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The execution of Troy Davis

The execution of Troy Davis

After a back and forth day of an execution being on and on hold, Troy Davis was put to death by lethal injection as he proclaimed his innocence.

Beyond questions of whether the death penalty is ever warranted (The Episcopal Church has affirmed over and over again a position against the death penalty), the very least that can be said concerning this execution is that there are many conflicting opinions as to Davis’ guilt.


The prosecution insisted that they convicted the killer (although one can argue that within today’s legal system the prosecution would never say anything else than this). The family of the victim insisted that justice would be served with Davis’ execution: no doubt wanting “closure” with the death of the man they were told murdered their loved one.

The media, however, has reported that a number of the witnesses who testified against Davis have since changed or contradicted their testimonies. There is little physical evidence: and none that definitively shows Davis to be guilty. There are questions to the ways that race and economics have played into the trial and conviction. And there is the state parole board review board who originally granted a stay of the execution in 2007. Three of those members of the board have since been replaced. Even so, the vote this time around was apparently close. A record of more than 630,000 petitions were delivered to the board requesting a stay of the execution. (Read the complete New York Times article).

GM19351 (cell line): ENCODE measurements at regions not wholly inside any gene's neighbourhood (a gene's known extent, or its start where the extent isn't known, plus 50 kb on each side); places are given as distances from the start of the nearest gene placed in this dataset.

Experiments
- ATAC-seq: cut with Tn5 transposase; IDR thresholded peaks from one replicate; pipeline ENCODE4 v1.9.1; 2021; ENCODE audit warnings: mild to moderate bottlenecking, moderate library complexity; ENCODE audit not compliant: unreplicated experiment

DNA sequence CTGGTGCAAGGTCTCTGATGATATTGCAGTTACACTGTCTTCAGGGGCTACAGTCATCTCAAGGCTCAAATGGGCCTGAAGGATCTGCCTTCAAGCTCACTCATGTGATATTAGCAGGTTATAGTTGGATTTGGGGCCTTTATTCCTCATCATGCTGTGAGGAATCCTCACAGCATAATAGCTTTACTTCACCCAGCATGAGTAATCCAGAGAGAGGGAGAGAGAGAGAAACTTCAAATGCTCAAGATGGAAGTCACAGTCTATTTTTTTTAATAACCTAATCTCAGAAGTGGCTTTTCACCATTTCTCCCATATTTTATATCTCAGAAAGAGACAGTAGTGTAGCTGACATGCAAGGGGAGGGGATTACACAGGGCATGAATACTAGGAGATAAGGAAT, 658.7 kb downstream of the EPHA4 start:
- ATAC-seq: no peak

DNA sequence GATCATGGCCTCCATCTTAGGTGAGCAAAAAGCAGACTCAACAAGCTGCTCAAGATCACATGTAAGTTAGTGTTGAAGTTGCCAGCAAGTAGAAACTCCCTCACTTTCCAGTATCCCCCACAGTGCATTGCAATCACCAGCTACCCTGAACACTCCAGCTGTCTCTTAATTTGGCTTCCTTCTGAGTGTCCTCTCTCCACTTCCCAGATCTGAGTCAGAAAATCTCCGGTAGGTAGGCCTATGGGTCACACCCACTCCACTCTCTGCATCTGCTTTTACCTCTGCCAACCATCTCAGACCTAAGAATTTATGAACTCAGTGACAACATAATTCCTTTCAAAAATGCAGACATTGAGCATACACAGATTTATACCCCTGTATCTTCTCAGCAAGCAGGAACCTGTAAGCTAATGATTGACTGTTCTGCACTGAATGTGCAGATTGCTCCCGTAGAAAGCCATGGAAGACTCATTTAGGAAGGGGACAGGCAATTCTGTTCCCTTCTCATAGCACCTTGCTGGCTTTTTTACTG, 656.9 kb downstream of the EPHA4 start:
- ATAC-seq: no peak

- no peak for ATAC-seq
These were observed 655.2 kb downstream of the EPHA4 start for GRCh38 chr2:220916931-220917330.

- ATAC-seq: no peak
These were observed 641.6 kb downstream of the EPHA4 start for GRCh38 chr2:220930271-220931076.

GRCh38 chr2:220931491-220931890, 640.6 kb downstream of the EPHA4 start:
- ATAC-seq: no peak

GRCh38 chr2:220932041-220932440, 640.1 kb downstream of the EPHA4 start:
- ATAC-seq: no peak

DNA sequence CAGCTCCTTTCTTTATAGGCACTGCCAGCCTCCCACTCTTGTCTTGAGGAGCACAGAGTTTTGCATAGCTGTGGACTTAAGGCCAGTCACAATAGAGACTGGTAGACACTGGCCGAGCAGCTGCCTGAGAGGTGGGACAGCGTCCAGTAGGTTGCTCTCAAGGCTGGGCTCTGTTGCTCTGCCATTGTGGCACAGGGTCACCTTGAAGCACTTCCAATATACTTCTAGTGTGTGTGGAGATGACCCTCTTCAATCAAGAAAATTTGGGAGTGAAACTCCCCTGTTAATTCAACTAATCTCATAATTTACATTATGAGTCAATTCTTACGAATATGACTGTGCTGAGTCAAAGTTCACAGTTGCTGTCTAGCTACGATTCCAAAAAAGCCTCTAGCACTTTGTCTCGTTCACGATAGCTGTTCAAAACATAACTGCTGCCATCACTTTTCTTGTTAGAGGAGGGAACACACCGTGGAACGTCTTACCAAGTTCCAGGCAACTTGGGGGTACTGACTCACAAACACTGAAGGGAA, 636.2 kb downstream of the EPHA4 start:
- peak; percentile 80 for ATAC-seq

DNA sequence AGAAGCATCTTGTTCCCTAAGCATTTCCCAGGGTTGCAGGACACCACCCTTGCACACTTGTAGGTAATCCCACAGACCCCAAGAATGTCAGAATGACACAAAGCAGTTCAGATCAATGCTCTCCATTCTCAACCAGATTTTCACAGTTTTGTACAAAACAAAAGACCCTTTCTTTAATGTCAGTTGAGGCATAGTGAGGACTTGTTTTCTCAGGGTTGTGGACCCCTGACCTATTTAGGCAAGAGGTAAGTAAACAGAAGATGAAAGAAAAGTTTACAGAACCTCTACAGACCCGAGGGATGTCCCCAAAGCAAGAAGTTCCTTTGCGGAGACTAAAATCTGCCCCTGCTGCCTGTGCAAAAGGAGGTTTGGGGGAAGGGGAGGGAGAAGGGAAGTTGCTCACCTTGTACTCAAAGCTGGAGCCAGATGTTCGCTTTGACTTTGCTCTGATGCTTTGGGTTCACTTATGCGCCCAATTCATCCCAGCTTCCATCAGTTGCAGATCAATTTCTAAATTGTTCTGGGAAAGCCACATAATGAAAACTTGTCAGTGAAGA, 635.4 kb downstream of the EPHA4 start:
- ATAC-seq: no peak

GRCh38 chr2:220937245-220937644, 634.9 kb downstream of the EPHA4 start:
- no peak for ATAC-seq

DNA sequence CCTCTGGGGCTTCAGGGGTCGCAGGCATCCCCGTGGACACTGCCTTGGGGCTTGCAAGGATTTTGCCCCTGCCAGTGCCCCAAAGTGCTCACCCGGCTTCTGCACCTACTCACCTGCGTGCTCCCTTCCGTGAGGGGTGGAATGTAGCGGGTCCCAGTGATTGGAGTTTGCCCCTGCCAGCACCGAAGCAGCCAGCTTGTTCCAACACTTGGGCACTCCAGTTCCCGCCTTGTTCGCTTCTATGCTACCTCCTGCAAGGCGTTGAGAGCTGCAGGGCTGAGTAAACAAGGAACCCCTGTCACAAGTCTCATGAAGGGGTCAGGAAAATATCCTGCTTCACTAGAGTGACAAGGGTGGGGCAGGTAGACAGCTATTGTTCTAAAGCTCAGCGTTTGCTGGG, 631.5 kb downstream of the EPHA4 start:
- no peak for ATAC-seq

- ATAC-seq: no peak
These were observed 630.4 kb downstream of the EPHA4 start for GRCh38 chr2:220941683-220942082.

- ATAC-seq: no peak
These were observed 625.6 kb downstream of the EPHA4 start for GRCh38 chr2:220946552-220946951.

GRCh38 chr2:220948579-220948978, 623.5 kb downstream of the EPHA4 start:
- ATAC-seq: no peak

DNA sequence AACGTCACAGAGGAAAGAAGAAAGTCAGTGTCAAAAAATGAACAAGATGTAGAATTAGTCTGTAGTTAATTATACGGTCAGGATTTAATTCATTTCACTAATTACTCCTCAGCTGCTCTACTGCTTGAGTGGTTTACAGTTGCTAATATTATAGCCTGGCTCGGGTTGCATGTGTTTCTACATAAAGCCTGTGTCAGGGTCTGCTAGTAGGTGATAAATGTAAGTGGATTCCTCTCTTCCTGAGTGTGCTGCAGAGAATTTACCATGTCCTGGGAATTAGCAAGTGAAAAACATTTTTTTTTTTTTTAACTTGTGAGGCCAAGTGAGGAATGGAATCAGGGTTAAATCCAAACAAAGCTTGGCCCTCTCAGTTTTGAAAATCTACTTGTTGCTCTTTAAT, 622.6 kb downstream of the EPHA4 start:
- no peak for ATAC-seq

The facts aren’t really clear to most of us: but it is undeniable that there is a reasonable difference of understanding. While this “reasonable doubt” is not the kind that necessarily should have freed Davis, is certainly should have halted an action that can never be undone or corrected.

Reverend J. Edwin Bacon, Rector of All Saints Church, Pasadena writes:

We know that the death penalty is applied unevenly. It is disproportionately pursued and administered against African-Americans. People of color and people of low income are more likely to be executed than others in the United States. This immoral, racist, and classist practice has been abolished in most civilized countries. To our shame the United States’ use of the death penalty places us in the company of nations known for human rights violations: China, Saudi Arabia, North Korea and Iran.

The death penalty dehumanizes all persons in whose society it still remains. The Supreme Court’s upholding this execution implicated us all in the murder of Troy Davis. As Coretta Scott King famously said, “Justice is never advanced in the taking of a human life. Morality is never upheld by a legalized murder.” On this somber night may all people of good will commit themselves ending this evil done on our behalf and to the abolition of the death penalty.

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Rod Gillis

Interesting article about the decline of judicial killings from The Economist.

http://www.economist.com/node/21530098

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